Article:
Business Daily from THE HINDU group of publications
Wednesday, Aug 02, 2006
Mergers & Acquisitions
Columns - Zero Base
Do you have a defensive cocktail to ward off the raiders?
These days, our promoters are busy guarding their brood. The villain they are afraid of is the perceived threat of hostile takeovers, real or imaginary; and their preferred strategy has been to squat a little wider by raising the promoters' stake.
For instance, on July 28, the Hindalco Industries promoters', the Aditya Birla group, announced that the promoters' stake, which is now 25.95 per cent, would gradually be increased through the creeping acquisition route, to ward off any takeover attempt.
Only weeks earlier, Tata Sons, the holding company of the Tata group, had buzzed the fear alarm by saying it would raise its stake in Tata Steel in two stages through a preferential issue of shares. The trigger, ostensibly, was that Mr L. N. Mittal was visiting India, after his victory over Arcelor.
"The steel industry is highly fragmented and considerably vulnerable, and the only safeguard is to increase our stake over time," reasons Mr Ratan Tata to justify the stake increase.
While there can be endless debate on Mr Mittal's wonderment at the Tatas feeling vulnerable, it may be worthwhile studying the various options available to companies when faced with the prospect of hostile takeovers.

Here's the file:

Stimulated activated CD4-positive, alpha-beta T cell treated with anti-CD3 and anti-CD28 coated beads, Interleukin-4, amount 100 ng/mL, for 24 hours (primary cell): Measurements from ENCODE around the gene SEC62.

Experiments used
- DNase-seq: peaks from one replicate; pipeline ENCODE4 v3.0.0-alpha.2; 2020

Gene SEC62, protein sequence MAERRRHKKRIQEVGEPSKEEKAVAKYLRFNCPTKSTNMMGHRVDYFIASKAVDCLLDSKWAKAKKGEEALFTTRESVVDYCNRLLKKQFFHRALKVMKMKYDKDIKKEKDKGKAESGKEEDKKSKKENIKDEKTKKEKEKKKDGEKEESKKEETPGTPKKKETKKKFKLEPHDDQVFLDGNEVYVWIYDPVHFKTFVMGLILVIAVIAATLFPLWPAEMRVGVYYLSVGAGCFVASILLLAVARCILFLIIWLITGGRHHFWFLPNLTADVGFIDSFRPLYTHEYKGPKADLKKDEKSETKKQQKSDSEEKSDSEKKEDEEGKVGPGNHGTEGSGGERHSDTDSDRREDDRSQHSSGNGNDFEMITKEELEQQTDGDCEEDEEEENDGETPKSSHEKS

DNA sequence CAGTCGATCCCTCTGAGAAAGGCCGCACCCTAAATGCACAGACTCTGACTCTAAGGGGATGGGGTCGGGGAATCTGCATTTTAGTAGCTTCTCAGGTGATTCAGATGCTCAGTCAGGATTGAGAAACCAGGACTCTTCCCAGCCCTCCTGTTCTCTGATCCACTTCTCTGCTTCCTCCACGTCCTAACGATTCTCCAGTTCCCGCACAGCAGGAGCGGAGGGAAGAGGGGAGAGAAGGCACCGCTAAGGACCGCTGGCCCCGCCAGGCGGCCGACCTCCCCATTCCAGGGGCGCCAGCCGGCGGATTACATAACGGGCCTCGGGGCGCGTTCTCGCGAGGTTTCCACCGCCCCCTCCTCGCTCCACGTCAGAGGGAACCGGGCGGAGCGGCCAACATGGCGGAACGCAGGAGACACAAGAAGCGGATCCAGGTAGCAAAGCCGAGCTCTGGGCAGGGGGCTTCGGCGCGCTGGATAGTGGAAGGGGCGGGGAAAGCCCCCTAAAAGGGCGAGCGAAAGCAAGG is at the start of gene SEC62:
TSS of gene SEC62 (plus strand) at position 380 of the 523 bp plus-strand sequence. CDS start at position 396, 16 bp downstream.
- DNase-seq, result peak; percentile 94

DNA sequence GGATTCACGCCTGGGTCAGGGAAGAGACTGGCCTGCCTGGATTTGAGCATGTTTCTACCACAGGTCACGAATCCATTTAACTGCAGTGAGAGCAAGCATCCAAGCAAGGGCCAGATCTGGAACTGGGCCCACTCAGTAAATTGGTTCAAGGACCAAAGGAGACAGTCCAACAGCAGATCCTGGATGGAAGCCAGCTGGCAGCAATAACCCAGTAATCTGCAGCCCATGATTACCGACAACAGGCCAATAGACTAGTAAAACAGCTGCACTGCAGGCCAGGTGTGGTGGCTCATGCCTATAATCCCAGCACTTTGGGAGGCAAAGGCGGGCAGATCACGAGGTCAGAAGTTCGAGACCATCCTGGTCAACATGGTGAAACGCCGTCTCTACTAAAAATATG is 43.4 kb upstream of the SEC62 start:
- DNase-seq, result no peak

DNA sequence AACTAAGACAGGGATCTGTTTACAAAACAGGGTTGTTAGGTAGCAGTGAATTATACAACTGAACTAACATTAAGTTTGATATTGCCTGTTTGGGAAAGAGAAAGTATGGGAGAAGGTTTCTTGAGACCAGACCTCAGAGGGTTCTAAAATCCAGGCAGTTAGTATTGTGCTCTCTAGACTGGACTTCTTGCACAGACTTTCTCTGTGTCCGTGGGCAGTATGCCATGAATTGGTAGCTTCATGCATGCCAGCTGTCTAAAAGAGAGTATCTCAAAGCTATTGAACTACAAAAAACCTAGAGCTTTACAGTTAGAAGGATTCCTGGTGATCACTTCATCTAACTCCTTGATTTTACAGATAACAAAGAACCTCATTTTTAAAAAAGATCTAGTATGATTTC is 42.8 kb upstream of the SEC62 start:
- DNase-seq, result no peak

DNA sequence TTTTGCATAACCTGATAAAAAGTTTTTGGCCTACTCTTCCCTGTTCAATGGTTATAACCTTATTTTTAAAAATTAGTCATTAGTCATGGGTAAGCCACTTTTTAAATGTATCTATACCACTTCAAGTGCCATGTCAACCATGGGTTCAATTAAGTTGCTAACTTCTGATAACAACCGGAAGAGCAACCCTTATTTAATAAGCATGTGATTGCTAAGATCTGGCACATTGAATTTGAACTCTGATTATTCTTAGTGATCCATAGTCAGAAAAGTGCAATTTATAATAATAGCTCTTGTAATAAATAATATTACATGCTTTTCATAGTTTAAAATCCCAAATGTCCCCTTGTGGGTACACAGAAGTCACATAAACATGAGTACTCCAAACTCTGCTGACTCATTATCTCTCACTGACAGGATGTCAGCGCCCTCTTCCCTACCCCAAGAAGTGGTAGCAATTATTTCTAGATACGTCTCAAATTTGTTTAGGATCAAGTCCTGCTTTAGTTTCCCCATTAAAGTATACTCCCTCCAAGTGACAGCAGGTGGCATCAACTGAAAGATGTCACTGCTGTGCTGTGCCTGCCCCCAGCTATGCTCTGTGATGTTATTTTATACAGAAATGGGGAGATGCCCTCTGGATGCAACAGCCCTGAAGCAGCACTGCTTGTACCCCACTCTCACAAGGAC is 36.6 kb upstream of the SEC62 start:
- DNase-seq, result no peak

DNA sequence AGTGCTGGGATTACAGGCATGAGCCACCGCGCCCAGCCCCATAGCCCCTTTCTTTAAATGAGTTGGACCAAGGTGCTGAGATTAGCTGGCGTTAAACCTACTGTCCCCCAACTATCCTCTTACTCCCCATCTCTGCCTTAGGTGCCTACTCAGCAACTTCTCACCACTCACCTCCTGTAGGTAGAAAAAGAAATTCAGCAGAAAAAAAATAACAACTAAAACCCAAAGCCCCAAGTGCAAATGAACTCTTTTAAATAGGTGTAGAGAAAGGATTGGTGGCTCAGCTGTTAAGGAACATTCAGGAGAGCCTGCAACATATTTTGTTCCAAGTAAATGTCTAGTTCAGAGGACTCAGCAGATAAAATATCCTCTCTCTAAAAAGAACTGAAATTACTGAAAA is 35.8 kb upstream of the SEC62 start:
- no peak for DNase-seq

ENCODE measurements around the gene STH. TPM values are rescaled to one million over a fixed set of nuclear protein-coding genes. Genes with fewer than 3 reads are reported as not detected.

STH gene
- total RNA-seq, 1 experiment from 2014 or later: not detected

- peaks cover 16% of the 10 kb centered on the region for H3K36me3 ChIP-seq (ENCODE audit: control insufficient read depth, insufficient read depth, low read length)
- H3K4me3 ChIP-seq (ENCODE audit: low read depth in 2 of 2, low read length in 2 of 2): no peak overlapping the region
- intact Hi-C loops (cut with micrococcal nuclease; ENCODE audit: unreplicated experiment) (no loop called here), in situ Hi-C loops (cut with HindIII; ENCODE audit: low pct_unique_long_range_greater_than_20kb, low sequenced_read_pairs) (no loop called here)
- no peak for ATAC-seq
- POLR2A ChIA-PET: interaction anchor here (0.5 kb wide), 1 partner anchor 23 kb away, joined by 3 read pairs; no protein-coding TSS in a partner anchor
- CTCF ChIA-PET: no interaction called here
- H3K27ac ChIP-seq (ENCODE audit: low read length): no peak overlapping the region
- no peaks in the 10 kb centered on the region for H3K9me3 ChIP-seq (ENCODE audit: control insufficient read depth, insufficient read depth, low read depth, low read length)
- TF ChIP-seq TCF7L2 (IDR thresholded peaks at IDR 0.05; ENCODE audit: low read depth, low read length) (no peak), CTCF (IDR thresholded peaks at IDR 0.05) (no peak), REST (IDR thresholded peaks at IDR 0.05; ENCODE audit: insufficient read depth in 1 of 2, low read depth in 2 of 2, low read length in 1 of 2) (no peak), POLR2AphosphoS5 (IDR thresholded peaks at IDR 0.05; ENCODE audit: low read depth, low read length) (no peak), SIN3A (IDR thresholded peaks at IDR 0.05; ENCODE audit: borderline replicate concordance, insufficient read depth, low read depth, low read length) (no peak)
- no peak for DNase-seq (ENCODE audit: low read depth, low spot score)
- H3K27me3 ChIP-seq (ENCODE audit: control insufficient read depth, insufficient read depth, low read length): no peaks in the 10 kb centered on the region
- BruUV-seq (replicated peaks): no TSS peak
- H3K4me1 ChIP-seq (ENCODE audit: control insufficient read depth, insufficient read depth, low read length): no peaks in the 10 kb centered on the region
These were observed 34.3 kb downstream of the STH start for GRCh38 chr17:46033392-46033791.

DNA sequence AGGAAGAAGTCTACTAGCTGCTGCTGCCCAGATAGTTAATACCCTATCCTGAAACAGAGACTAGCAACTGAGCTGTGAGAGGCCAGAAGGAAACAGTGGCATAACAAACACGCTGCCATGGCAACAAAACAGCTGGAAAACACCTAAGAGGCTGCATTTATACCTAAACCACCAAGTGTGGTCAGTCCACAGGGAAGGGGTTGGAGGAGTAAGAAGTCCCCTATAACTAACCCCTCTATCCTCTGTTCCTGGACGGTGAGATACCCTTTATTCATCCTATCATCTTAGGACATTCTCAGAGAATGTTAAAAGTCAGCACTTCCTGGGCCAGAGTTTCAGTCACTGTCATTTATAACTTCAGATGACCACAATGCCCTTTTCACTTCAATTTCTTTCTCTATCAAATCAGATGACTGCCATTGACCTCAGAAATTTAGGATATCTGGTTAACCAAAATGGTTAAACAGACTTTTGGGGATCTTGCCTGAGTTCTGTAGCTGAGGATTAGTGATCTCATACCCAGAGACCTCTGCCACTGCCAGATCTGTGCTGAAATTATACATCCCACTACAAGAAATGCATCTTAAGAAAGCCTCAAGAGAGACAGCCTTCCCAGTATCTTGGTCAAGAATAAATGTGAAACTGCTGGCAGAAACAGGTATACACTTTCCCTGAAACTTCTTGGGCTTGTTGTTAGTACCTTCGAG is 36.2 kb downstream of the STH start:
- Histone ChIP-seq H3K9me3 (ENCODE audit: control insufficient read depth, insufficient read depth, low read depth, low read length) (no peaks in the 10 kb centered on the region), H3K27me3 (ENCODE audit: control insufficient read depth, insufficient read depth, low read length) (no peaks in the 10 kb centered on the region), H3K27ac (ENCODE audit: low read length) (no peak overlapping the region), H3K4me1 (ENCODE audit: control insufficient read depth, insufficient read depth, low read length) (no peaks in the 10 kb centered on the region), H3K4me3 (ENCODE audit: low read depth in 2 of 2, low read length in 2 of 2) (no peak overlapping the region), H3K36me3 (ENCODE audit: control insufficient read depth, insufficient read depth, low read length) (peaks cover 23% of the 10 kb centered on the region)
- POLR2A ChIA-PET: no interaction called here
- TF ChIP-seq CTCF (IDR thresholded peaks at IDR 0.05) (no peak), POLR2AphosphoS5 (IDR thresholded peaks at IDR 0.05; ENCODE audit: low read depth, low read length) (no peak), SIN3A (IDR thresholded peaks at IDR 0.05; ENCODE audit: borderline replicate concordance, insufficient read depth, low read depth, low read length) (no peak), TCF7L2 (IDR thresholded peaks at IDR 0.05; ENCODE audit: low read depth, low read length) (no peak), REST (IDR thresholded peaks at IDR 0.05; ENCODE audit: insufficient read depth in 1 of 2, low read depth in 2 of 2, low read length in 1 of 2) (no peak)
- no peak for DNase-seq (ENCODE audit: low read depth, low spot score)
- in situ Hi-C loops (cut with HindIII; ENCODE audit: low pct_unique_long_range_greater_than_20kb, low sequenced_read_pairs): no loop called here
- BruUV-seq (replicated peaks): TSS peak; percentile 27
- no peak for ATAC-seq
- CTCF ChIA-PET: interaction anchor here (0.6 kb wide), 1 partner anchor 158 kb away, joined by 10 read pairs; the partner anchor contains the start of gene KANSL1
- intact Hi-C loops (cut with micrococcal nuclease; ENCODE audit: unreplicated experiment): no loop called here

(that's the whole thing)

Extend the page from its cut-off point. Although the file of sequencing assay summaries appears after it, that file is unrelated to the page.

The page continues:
For starters, hostile takeover is the opposite of the `friendly' variety. A hostile takeover "goes against the wishes of the target company's management and board of directors," defines www.investorwords.com.
Or, as www.moneyglossary.com explains, hostile takeover happens "when the company being acquired does not want to be purchased." An unwelcome takeover bid, says Encarta. "Hostile takeovers are usually bad news, as the employee morale of the target firm can quickly turn to animosity against the acquiring firm," notes www.investopedia.com.
However, what can cheer up the target firms is the existence of many options to ward off a raider. Also, the use of anti-takeover defences is widespread, "with the most popular defences employed in more than 80 per cent of public companies," as Robert F. Bruner writes in Applied Mergers & Acquisitions, from Wiley (www.wiley.com).
Bruner classifies defence tactics under three broad heads, viz. proactive, deal-embedded, and reactive. Proactive tactics are "put in place in response to a general concern about a potential takeover attempt," as in the case of the two recent Indian examples we'd started off with. These tactics challenge `all potential bidders.'